Award-winning book, Separate is Never Equal

Award-winning book, Separate is Never Equal

Mr. Tonatiuh’s books will be available for purchase in the lobby of Joyner Library from 10:00am – 4:30pm, and he will be autographing books in the same location from 10:30am – 1:00pm and 3:30pm – 4:30pm.

His latest work, Separate is Never Equal, was named an Honor Book by the Pura Belpré Illustrator Awards and received the same award from the Robert F. Sibert Informational Book Medal and the Orbis Pictus Award for Outstanding Nonfiction for Children. This book, along with his other works, are available in the TRC.

You can learn more about Duncan Tonatiuh and his books on his official website, www.duncantonatiuh.com, and access interviews with and book readings by the author on TeachingBooks.net. Tonatiuh

 

MLS Faculty Celebratory Luncheon Feb 2015

ECU’s Master of Library Science Program Earns ALA Accreditation

It is with great pleasure that the East Carolina University Master of Library Science degree program is able to announce that their degree program is now accredited by the American Library Association (ALA).

ALA accredited sealALA accreditation provides students, and alumni who qualify, the ability to apply for library positions in any library setting. ALA accreditation is seen as essential to MLS graduates seeking employment in academic and public libraries. It is a required standard by the Association of College and Research Libraries. Graduating from an ALA-accredited program provides greater flexibility in the types of libraries that students and alumni can apply for and enhances career mobility. Most employers, except school libraries, require an ALA-accredited master’s for most professional level positions.

ALA accreditation indicates that the program has undergone a self-evaluation process, been reviewed by peers, and meets the Standards established by the American Library Association and Committee on Accreditation. Students currently in the program will receive an accredited degree upon graduation.

Alumni who graduated in 2013 and 2014 now have an accredited degree as well. However, for alumni who have graduated prior to 2013, the program cannot offer a path to altering their degree to become an accredited one, for example, taking an additional set of courses now that the program is accredited.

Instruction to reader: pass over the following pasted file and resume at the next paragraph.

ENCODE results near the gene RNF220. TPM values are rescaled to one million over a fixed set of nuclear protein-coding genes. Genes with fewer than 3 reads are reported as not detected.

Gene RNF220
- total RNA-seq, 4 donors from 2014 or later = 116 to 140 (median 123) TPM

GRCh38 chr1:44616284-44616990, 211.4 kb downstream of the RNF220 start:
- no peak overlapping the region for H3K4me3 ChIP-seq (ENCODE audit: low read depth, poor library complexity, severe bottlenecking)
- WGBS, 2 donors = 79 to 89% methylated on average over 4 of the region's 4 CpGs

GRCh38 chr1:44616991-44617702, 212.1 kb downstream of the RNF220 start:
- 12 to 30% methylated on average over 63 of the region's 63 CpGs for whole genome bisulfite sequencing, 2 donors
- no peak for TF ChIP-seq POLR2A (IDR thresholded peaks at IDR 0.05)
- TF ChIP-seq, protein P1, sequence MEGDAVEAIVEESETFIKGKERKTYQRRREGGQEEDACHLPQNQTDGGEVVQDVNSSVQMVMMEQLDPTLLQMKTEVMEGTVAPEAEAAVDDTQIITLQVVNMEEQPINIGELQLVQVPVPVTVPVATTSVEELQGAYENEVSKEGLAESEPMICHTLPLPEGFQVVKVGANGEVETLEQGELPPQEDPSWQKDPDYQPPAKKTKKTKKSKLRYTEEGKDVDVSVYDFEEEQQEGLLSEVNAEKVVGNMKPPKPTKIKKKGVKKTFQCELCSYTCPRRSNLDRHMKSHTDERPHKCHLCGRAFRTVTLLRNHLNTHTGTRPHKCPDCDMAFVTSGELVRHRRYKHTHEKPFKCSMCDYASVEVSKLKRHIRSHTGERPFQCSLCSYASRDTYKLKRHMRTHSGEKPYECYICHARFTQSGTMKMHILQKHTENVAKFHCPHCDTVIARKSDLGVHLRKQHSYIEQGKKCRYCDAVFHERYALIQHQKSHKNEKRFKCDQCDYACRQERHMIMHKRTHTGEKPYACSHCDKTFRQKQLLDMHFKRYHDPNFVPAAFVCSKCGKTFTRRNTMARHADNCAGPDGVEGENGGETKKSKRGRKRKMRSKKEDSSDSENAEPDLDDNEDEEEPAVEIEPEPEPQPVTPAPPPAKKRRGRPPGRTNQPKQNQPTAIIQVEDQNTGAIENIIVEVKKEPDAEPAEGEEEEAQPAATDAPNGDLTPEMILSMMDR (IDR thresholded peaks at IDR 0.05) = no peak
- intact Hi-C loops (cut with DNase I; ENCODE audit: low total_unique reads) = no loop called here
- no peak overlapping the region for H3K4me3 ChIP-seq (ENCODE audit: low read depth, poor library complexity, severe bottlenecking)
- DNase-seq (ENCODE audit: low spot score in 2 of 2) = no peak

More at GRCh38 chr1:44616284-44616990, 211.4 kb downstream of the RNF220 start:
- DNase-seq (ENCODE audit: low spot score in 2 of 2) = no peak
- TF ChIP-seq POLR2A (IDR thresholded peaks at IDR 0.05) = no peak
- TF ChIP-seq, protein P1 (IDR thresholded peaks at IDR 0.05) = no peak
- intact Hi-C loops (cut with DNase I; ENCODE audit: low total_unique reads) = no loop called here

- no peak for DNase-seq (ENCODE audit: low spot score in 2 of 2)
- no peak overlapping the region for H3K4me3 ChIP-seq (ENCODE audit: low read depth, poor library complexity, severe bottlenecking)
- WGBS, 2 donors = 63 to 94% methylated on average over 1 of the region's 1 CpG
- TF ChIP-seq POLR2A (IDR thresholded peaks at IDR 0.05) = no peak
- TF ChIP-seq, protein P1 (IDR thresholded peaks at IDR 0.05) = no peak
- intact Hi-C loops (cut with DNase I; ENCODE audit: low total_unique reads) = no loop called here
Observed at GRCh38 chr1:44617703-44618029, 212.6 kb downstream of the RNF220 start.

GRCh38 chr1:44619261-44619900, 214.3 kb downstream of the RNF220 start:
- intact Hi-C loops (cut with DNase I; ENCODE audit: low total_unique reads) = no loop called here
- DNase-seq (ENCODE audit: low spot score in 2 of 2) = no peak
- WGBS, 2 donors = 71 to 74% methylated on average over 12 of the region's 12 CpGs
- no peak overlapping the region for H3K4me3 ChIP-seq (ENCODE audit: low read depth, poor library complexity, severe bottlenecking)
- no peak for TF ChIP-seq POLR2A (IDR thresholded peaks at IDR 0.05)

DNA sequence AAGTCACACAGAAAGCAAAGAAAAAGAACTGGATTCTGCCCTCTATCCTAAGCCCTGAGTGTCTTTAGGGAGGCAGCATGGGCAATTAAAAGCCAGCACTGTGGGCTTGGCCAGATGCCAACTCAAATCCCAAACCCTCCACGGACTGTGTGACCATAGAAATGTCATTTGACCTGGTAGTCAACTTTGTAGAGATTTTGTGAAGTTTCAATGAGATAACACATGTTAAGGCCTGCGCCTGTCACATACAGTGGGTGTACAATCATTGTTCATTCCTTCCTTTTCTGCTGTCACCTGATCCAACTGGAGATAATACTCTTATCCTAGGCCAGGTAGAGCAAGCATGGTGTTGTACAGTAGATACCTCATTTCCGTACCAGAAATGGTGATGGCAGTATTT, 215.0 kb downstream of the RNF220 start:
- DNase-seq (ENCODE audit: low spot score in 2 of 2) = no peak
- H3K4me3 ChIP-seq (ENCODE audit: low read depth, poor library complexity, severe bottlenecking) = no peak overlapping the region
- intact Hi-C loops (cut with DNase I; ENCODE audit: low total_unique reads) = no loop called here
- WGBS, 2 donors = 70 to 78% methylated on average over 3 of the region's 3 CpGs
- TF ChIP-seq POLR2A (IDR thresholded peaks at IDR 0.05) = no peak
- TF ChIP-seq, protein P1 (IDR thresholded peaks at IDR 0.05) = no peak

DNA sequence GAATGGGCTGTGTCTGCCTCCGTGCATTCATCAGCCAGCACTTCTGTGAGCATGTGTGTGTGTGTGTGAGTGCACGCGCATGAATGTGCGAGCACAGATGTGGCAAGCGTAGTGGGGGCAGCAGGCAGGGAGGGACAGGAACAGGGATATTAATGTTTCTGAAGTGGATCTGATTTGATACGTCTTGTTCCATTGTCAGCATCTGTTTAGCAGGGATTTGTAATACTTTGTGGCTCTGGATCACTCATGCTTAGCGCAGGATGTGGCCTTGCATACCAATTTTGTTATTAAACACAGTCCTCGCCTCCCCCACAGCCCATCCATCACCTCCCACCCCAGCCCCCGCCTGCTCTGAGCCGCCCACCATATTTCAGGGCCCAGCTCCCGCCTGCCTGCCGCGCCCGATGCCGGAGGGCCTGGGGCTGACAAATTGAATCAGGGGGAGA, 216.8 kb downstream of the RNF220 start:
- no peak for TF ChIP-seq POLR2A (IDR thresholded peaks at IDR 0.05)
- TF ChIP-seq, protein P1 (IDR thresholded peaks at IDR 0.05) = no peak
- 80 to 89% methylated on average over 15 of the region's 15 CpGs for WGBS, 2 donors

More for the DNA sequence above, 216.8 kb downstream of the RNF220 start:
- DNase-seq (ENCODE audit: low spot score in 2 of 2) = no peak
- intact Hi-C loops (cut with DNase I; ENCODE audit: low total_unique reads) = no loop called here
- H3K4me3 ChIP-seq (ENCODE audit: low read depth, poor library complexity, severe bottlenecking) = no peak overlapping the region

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From the TRC: Ronnie Barnes African-American Resource Collection

It’s Thursday, and another edition of From the TRC is published to highlight another service or resource the Teaching Resources Center in Joyner Library has to support the College of Education’s faculty and students. This week, it’s the Ronnie Barnes African-American Resource Collection.

Granted, it is Black History Month and that may be one reason why the Ronnie Barnes African-American Resource Collection is the subject of this week’s post. But, honestly, the main reason is to call attention to this valuable, yet underused resource in the Teaching Resources Center.

Allow me to back that statement up with numbers. So far this school year the Ronnie Barnes Collection has accounted for less than one (1) percent of the books circulated in the TRC. If that doesn’t sound small enough I’ll dig a little deeper into the statistics. Since July 2014, the TRC has accounted for 47%, on average, of Joyner Library’s monthly total circulation of books. What does that mean? Well, out of the 20,460 books that have been checked out from the TRC since July only 161 (0.7%) have come from the Ronnie Barnes Collection. Here’s why the collection is worth checking out any time of year:

Ronnie Barnes

Ronnie Barnes, ECU Class of ’75

Ronnie Barnes, an eastern North Carolina native, was the first graduate of ECU’s Sports Medicine program in 1975 and is the Senior Vice President of Medical Services and Head Athletic Trainer for the New York Giants of the National Football League. In 2002, he endowed a fund to develop and maintain a collection of materials written or illustrated by African-Americans, or about the African-American experience.

The children’s collection includes:

  • Coretta Scott King Award books
  • Caldecott Award books about African-Americans or by African-American authors or illustrators.
  • Newbery Award books about African-Americans or by African-American authors or illustrators.